The film devotes most of its attention to Travis Williams and Brandy Alexander, public defenders in Georgia who dedicate their lives to representing America’s underclass. It is emotionally grueling work in which both struggle to maintain their humanity. In the words of Mr. Williams, who handles 120 cases at a time and has no room left for a personal life, “Everybody’s in an emergency state.”
Some of the defenders’ strongest support comes from the Southern Public Defender Training Center, whose charismatic leader, Jonathan Rapping, offers practical instruction and group sessions at which the public defenders air their frustrations and share their war stories. Mr. Rapping praises them as “foot soldiers” who will eventually change “this unjust, cruel, inhumane criminal justice system.”
The public defenders know only too well that many, if not most, of their clients are guilty. Ms. Alexander recalls that one threatened to kill her if she lost the case. Another bragged about raping his 12-year-old daughter. She muses out loud that some people seem to be born bad.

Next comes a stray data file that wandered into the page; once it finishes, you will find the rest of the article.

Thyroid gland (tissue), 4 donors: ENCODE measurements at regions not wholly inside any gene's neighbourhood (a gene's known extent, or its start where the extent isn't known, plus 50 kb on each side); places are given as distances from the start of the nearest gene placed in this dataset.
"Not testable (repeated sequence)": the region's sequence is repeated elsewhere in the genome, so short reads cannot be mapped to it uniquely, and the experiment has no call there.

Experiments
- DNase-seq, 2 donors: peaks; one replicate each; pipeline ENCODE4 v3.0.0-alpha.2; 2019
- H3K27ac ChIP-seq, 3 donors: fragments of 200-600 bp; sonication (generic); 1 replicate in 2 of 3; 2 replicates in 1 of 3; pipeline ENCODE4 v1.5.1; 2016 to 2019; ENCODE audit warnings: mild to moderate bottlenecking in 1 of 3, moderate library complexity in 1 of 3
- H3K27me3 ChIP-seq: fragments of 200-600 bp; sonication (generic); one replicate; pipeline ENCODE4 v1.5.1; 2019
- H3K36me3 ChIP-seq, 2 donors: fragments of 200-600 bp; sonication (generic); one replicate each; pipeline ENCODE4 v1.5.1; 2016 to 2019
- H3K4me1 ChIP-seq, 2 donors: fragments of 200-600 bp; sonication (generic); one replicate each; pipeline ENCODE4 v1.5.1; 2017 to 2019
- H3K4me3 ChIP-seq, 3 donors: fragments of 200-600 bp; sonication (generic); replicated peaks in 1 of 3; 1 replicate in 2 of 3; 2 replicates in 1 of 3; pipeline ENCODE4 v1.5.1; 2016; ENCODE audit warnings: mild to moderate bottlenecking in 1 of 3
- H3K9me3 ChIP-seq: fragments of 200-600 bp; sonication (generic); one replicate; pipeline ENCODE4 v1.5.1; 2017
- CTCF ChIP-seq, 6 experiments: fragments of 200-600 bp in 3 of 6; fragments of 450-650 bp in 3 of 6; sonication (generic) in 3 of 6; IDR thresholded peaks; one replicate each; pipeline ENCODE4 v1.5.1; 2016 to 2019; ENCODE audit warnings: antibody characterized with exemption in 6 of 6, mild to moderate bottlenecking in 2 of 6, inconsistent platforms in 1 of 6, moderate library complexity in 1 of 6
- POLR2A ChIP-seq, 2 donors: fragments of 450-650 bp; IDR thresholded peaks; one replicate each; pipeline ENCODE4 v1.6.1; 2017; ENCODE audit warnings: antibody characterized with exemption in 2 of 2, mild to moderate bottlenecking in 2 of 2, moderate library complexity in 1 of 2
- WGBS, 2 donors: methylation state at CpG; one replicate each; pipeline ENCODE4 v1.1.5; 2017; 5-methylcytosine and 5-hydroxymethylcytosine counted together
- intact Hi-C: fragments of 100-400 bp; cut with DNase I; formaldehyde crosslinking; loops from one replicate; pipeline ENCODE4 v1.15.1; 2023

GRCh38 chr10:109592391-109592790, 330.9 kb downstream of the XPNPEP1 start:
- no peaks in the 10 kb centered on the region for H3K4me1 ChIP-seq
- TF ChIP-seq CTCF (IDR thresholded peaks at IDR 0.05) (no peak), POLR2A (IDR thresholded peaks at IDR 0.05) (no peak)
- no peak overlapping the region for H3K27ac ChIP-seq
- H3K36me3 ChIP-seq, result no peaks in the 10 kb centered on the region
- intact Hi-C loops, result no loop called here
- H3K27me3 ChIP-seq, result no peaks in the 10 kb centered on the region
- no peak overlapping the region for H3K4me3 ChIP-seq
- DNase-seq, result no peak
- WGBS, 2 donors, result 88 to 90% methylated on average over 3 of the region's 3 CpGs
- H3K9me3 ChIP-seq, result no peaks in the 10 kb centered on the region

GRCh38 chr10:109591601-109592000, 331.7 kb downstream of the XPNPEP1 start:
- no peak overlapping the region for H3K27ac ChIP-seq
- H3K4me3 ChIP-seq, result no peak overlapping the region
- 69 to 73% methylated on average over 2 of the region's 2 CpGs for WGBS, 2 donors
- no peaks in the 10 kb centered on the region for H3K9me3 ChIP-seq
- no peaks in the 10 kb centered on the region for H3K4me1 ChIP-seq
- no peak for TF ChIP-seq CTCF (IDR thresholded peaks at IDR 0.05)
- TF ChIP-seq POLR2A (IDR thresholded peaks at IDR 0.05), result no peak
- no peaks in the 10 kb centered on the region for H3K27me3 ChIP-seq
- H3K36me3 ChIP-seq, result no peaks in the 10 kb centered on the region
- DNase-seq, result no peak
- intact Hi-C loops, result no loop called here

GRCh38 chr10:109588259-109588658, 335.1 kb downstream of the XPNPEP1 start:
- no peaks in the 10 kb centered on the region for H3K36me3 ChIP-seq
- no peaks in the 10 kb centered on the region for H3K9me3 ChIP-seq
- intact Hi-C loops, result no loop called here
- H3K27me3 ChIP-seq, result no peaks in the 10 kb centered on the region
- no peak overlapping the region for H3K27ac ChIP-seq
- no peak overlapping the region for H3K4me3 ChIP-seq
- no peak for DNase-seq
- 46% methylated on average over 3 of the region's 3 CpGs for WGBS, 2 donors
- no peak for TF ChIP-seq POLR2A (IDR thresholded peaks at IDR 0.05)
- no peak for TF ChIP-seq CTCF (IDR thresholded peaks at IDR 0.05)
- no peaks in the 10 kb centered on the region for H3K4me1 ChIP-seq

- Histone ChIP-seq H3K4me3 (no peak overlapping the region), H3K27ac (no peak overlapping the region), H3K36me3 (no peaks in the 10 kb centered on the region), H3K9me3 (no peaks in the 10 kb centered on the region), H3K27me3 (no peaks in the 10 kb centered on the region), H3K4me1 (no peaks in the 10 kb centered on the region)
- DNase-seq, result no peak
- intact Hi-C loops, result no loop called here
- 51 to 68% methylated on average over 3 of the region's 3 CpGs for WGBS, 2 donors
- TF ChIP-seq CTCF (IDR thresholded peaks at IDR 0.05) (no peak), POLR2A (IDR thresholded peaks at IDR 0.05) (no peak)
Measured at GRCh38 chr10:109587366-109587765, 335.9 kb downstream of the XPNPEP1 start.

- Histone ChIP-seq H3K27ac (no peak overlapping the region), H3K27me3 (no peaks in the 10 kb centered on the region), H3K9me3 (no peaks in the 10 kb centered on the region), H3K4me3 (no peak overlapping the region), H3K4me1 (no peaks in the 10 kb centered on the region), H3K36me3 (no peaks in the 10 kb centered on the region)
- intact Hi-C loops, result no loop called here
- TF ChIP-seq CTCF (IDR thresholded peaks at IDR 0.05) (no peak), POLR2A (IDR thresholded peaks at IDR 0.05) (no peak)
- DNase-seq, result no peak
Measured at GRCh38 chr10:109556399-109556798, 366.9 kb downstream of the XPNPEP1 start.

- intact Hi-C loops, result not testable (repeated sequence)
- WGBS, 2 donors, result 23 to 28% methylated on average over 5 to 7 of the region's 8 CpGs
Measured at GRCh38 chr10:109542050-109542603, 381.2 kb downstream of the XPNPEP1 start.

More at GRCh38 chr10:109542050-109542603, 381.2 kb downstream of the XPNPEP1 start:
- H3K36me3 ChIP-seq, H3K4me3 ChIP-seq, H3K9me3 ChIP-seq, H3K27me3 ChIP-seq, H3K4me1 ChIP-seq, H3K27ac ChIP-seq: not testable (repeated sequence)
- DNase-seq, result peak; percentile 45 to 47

“Gideon’s Army” examines two cases of armed robbery, for which conviction in Georgia carries a minimum sentence of 10 years without parole and a maximum of life imprisonment. In both cases, the movie doesn’t try to assess innocence or guilt but to show its lawyers mounting the best defenses possible with minimal resources.
Mr. Williams represents Branden Lee Mullin, a young man who robbed a pizzeria of $96 with his best friend. Ms. Alexander’s 17-year-old client, Demontes Regary Wright, is arrested by a swarm of police officers in a raid and charged with armed robbery. Mr. Wright, she says, is exceptionally bright. If he succeeds in avoiding prison, she believes he has the potential to lead a productive life. The film’s last 15 minutes are devoted to his trial, at which she tries to establish “reasonable doubt” about his guilt.
“Gideon’s Army” is a bare film with no narrator and a minimal soundtrack. That’s all it needs to grab you by the throat.
Opens on Friday in Manhattan and will be shown on HBO starting on Monday at 5:20 a.m and 9 p.m.
Directed by Dawn Porter; written by Ms. Porter and Matthew Hamachek; directors of photography, Chris Hilleke and Patrick Sheehan; edited by Mr. Hamachek; music by Paul Brill; produced by Ms. Porter and Julie Goldman; released by HBO Documentary Films. At the Quad Cinema, 34 West 13th Street, Greenwich Village. Running time: 1 hour 35 minutes. This film is not rated.